There was a time when I personally felt that drug testing athletes was imperative and that taking performance enhancing drugs was the largest sin possible in combat sports. The years have helped to erode those beliefs, especially when young, promising athletes, who often times are paid poorly for their sacrifices, are heavily fined and prevented from making a living for looking to science to help them prepare for their fights. Perhaps if there were common-sense punishments and oversight it would make a lot more sense, but there isn’t and to say that testing is inconsistent is to be kind.
The latest case is Ismael Lazaar, who apparently failed a drug test that was administered around the time of his GLORY 41 fight with Rico Verhoeven on May 20th, 2017. According to SportsOfTheDay, GLORY was informed of a drug test failure on July 24th of last year. The timeline in this document here shows that Lazaar was informed in August of the failure and was given a chance to defend himself in October. A certified letter was sent to Lazaar by officials allowing him to defend himself, but they never received a response. This set the wheels in motion and by December they had come to the conclusion.
Days before Lazaar was set to fight Luis Tavares in Enfusion, he was denied a license due to the drug test failure, but believed that it was an error. It wasn’t. Now, it turns out, the Dutch commission has suspended Lazaar for four years and fined him 525 euro. He’ll be allowed to compete again on July 24th, 2021. He tested positive for stanozololol, oxandrolone and 18-noroxandrolone.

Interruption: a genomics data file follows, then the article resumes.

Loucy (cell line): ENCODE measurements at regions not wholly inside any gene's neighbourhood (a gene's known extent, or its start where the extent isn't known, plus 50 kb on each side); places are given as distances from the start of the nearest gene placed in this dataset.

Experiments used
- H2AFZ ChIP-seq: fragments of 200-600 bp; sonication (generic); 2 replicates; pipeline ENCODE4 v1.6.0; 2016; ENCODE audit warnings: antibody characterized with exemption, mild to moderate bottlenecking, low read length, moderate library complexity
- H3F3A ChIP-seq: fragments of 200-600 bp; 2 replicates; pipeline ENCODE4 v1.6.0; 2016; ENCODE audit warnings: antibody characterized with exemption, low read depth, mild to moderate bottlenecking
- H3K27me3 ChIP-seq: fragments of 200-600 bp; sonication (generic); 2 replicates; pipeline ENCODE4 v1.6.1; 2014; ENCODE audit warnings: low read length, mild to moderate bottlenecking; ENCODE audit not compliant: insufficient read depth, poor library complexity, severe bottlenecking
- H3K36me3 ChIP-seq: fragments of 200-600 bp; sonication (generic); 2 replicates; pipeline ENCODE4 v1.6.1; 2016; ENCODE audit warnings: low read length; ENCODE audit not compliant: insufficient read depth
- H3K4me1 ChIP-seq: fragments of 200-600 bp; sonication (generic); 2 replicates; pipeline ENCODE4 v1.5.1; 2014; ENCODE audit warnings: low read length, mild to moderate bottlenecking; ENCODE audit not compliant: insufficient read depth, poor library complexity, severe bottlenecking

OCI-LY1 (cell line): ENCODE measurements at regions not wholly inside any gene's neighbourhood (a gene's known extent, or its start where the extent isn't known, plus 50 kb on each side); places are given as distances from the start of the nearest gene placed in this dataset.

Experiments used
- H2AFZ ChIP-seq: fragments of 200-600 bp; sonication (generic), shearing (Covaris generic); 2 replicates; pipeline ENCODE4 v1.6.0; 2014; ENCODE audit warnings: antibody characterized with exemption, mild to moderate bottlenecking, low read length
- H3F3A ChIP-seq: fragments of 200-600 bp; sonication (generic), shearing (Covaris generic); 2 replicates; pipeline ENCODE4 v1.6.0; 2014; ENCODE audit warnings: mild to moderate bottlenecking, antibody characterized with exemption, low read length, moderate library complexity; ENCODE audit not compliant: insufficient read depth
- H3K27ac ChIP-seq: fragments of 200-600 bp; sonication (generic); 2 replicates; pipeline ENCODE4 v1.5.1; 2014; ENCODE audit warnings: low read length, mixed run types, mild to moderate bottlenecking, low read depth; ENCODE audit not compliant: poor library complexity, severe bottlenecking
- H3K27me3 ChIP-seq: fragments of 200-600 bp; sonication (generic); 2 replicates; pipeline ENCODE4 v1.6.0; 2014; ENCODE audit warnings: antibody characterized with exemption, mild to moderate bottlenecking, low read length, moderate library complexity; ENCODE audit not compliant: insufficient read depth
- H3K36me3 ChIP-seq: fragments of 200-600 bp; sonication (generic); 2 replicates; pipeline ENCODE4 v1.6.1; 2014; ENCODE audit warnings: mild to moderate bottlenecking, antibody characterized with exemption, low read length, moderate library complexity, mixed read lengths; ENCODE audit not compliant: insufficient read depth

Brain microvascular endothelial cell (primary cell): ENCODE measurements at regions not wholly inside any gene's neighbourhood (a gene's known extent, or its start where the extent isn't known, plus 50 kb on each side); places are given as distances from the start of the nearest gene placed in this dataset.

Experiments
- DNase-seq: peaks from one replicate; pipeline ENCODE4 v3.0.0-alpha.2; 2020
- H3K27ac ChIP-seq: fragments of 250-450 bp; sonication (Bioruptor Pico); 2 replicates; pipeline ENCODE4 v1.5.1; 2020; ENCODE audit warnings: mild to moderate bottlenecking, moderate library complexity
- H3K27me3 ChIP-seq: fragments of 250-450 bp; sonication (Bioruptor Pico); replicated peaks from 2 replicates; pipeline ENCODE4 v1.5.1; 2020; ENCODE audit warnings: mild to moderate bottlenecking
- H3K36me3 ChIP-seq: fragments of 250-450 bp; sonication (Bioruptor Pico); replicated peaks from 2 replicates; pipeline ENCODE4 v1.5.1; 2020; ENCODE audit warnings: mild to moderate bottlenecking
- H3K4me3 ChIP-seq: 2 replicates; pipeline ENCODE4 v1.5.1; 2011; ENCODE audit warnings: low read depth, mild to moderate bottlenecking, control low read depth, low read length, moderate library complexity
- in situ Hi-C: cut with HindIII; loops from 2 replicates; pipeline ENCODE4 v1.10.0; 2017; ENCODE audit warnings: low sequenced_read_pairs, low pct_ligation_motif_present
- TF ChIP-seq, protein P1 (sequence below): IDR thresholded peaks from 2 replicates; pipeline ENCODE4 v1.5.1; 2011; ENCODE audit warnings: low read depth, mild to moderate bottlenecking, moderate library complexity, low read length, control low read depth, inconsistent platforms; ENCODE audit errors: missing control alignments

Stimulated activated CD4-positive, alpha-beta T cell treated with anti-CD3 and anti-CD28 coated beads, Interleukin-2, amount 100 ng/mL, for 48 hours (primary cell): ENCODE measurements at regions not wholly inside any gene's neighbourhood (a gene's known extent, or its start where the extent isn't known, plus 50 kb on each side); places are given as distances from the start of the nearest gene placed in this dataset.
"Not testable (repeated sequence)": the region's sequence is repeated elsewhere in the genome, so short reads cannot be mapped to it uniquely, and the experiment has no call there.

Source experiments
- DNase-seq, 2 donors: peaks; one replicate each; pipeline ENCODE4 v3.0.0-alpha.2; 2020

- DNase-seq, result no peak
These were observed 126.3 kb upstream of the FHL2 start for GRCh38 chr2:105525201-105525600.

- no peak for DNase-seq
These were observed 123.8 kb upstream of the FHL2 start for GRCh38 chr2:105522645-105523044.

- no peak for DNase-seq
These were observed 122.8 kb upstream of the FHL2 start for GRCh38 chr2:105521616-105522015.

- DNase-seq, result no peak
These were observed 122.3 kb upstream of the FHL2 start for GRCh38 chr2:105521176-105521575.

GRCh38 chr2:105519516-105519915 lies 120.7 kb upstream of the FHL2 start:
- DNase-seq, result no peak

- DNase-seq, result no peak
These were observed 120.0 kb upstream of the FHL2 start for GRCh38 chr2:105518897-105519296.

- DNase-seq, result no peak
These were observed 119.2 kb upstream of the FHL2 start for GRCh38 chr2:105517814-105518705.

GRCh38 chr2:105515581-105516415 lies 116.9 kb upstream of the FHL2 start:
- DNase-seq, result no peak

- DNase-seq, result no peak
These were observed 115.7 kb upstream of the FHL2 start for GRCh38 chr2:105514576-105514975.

Since he did not submit a reply to the officials, he is unable to have his sentence reduced.
What’s glaring is that Mohammed Jaraya found himself with a two-year ban after an incident last year where he attacked a judge at ringside after a loss. It appears that signing with GLORY, changing gyms and a face-to-face apology was enough to get his sentence shortened, yet a physical assault by a professional athlete on an official is somehow seen as a lesser offense to taking banned substances. The original sentence for very clearly, on camera, assaulting a judge was a mere two years in comparison to Lazaar’s suspension for failing a drug test.
There are a wealth of questions in the wake of this, like if Lazaar knew and lied about knowing, what that says about him. If not, who did know? Was it his management? His gym? A family member? There was a certified letter. There was also confusion because when this story first surfaced in February, a number of contacts within GLORY claimed to know nothing about the failure and were just as confused as everyone else.
If fighters are going to have their careers taken from them in their prime then the involved official governing bodies need to ensure crystal-clear communication. Fighters can and will be held responsible in accordance to the contracts that they work under, but the oversight needs to be as clear as humanly possible.